“The whole idea of reducing our footprint is great, I said to Bill, but what about the flip side? Shouldn’t we also be measuring the restorative effects that our society, and our economy, are having? My point was that, at the same time as we are decreasing our destructive footprint, we can also be increasing our restoration footprint. That is a core message of restorative development.”
Genesis of the Vision for Restorative Development
“I have been an amateur herpetologist all my life and I just love reptiles and amphibians. I am also a scuba diver. The combination of the two passions led me to the restoration focus that has defined my career,” continued Storm Cunningham.
“My Aha Moment occurred around 1990 when I volunteered to assist a German scientist with a project in Jamaica. He was working on a really unique and effective technology for restoring coral reefs quickly. He needed volunteer scuba divers to help him place the experiments on the ocean floor. So I went down there for a week.
Make Less Worse or Make Better – Which Will It Be?
“During that week, I saw his experiments in action, and they were really eye-opening. That was when it struck me that we do not have to be satisfied with the normal kind of sustainability paradigm – which is merely slowing down the rate of damage and reducing the amount of pollution and destruction.
“At that moment, I realized that the goal of making the world “less worse” does not go far enough. Rather, we have it within our power to undo previous damage and make the world better. That’s when the idea of a restoration economy hit me.”
The Challenge for Engineers is to ‘Design with Nature’
“In my experience, the engineering profession has trouble adopting the restorative mind-set. And why is that? Simply put, their problem is an inability to come to terms with this reality-check – almost all of their work in the 21st century needs to be based on undoing, or re-doing, all of their work from the 20th century. That is what it will take to restore natural systems, and to revitalize cities,” emphasized Storm Cunningham.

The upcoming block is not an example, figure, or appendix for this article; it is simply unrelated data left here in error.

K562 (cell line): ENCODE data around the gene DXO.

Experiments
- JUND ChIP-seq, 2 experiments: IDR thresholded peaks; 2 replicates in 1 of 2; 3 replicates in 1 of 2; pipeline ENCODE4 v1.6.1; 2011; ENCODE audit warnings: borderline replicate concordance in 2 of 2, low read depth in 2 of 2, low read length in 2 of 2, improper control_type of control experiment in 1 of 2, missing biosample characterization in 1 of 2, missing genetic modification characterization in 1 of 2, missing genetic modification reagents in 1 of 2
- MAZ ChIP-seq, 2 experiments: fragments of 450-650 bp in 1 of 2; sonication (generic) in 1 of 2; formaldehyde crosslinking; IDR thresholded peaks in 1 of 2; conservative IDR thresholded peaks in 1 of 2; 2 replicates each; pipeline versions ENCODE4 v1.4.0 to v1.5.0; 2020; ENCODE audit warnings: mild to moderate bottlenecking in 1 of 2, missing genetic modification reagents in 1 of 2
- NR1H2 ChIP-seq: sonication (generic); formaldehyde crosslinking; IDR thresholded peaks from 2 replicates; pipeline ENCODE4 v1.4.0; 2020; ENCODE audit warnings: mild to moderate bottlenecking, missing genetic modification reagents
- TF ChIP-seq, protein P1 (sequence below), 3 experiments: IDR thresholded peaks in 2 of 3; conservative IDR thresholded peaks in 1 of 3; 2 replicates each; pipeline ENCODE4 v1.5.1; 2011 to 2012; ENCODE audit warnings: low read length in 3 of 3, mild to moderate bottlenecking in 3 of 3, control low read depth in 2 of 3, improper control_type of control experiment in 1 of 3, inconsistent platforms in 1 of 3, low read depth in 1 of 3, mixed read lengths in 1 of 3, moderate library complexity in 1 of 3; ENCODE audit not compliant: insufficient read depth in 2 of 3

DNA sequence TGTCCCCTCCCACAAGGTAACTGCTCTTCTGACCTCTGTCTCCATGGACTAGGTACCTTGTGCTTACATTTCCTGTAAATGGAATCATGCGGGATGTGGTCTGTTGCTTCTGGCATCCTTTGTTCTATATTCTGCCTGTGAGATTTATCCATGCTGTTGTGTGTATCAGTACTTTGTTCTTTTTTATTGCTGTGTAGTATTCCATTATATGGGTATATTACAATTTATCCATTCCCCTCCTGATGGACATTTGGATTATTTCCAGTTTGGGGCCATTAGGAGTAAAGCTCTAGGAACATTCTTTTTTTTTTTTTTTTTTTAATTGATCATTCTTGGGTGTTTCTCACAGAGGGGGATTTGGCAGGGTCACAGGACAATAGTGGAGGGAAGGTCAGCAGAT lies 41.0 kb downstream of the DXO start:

“A decade ago or so, it did look like there was a ‘design with nature’ movement underway in the engineering profession. Maybe there is hope, I thought at that time, that a few leaders would create a nice wedge in the practitioner consciousness that could lead to better things. But it was not to be. It seemed that the engineers crawled back into their old ways and forgot about a new way of doing business.
“Some years ago I attended a seminar at the headquarters of the American Society of Civil Engineers. The guest speaker was from American Rivers. He was eloquent and quite funny. He told a wonderful set of stories that provided a window into the civil engineering mind-set. They are unable to grasp the inherent complexity and unpredictability of working with natural systems, he explained. Civil engineers are always trying to shove nature into some form that would make it predictable and controllable. And that is not real world,” concluded Storm Cunningham.